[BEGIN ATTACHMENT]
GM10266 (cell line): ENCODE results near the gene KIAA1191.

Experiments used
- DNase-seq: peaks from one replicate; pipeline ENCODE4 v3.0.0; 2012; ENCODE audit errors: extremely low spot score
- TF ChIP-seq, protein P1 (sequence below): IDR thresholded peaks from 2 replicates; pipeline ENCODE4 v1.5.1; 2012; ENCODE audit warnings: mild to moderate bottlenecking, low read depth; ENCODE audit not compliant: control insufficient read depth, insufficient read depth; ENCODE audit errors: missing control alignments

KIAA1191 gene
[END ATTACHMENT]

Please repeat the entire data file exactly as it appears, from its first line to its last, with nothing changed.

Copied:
GM10266 (cell line): ENCODE results near the gene KIAA1191.

Experiments used
- DNase-seq: peaks from one replicate; pipeline ENCODE4 v3.0.0; 2012; ENCODE audit errors: extremely low spot score
- TF ChIP-seq, protein P1 (sequence below): IDR thresholded peaks from 2 replicates; pipeline ENCODE4 v1.5.1; 2012; ENCODE audit warnings: mild to moderate bottlenecking, low read depth; ENCODE audit not compliant: control insufficient read depth, insufficient read depth; ENCODE audit errors: missing control alignments

KIAA1191 gene